On Monday an education reform law stands to pass in the Knesset. It stands to pass unless there is massive public support against it. One if its stated aims is to expand inclusion for all children. Critics say that the underhanded goal here is to save money. A lot of deals have been made to get this law passed and it seems to be wheeler-dealer politics at its worst. Most alarming of all, in what’s being dubbed as the “Pressure Cooker Law” (because that’s what it’s turning the classroom into), is the potential harm it has for all children in the classroom. Here’s what you need to know about the law:
1- Forcing Children into Inappropriate Settings — The law aims to put more children with so-called “mild” disabilities into the regular classroom instead of into special education. This is amazing! However, left to be examined is: why are so many of these children going into special education to begin with? Many have moved out if the normative classroom setting after an experience of lack of success either socially or academically, or both. What they need is more support in the classroom, not rules that make them stay where they are not succeeding.
2- More Bureaucracy — The Dorner Law, which aimed to change the face of inclusion in Israel, made the groundbreaking rule that a child’s rights, and the money that goes with them, go with the child and not to the institution. In the pilot program this has made real inclusion possible, even for children with so-called complicated needs (like my son!). Instead, the money is now being sent back to the institution for them to use as they see fit. It will welcome back the rampant fiscal abuse we used to see.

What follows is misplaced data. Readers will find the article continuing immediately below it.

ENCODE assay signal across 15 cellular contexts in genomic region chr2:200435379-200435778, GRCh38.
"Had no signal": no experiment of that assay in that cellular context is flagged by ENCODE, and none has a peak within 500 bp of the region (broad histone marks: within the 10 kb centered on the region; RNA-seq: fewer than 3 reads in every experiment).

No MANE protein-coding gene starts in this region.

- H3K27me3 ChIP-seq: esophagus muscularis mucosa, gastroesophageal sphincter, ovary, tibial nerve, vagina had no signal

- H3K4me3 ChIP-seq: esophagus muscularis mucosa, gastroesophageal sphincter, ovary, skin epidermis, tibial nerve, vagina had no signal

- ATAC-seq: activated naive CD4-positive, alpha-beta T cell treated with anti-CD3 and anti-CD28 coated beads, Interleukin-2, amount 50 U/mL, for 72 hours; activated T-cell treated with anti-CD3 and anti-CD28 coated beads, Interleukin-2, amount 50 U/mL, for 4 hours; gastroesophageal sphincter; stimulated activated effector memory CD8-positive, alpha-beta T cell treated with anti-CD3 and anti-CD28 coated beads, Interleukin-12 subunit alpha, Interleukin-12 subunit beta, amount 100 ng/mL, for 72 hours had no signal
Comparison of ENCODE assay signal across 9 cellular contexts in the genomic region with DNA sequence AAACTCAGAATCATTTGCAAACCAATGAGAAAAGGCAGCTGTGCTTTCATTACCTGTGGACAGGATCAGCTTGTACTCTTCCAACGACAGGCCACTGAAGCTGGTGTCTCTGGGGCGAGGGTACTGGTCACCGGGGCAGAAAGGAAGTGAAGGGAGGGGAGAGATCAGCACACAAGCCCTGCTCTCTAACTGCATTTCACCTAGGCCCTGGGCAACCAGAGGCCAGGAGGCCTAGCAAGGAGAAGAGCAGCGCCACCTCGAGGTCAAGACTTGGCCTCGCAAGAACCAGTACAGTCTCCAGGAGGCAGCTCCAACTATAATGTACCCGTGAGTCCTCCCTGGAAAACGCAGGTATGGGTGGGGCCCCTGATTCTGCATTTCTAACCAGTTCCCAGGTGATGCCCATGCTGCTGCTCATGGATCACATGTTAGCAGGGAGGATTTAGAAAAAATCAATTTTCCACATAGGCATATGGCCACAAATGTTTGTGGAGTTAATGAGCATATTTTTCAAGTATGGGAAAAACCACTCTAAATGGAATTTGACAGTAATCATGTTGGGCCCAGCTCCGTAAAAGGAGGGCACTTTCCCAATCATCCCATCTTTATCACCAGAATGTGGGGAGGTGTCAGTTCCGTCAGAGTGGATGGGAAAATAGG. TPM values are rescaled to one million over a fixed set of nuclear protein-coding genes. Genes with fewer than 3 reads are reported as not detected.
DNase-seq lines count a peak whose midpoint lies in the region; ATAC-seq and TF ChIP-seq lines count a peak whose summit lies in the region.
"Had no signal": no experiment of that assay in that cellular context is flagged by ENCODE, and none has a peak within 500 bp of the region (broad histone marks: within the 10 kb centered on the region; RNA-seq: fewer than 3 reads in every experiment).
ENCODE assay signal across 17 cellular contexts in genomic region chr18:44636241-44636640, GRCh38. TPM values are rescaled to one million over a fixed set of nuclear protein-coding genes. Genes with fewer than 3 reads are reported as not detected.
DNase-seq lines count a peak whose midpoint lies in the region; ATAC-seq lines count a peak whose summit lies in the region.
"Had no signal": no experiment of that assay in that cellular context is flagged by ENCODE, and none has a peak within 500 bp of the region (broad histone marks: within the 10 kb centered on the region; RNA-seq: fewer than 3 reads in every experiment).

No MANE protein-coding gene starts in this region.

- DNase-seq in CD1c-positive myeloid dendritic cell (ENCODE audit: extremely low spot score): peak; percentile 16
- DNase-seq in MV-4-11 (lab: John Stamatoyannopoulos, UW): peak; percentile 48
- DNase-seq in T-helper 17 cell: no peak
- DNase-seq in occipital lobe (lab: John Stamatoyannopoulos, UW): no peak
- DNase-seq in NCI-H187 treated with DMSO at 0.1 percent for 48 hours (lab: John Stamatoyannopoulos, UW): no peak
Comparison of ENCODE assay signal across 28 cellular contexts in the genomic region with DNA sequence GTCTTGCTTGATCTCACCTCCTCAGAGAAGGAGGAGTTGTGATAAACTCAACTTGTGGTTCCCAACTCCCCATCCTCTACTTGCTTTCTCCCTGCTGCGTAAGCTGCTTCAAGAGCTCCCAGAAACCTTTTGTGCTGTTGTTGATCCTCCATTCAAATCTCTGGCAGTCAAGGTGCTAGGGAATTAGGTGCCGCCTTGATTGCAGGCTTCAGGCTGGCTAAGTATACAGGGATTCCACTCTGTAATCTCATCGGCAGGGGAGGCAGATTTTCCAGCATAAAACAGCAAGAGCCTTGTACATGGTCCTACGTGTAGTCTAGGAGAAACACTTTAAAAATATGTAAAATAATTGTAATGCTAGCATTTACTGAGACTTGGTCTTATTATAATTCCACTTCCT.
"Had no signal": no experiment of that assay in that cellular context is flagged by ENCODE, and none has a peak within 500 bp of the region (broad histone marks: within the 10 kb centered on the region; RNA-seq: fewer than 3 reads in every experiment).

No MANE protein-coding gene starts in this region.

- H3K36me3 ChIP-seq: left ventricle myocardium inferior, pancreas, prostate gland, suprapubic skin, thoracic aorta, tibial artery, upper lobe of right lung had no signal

3- Further Bureaucracy — New committees will be set up to assess the needs of the child and what he will get. Just what we needed, more committees. The best part about these committees is that the child’s future can be decided with an easy set of criteria-with no one actually needing to know the individual child. How efficient! How rife with potential pitfalls a system like this is. Children, especially those with special needs, to be assessed on an individual basis.
4- More Burden on Teachers — The classroom teachers, who are at the heart of inclusion, will not be given the support or training they need. There is a theoretical small budget for teachers to get training on how to teach all children in the classroom, but the budget is so small it would cover only a fraction of teachers, and it is not part of the promised budget. While teachers struggle to meet the needs of the struggling students, the other students will not be moving ahead. Or the struggling students will be left behind, which is what has been happening until now. This will create a tense classroom environment and will result in more talented teachers leaving the system for lack of support.
5- Budget Cuts — the law is allocating money for a total of 5% of students in the normative setting being part of this inclusion, but in actuality it would be more like 8-10%. This leaves a budget deficit of millions and millions of shekel. This has been the problem with most education “reform” laws; they cost money, and the money is often stalled, not properly allocated, or cut somewhere along the way.
Our education system needs reform, no one argues that. I am a teacher with five kids in the system, trust me I would love to see changes being made. But changes need to be student centered, with less bureaucracy, not more. Our inclusion programs need the funding that were passed into law, but not allocated. We need, we should demand, that education reform be forward thinking and transparent, and not knock us back 50 years.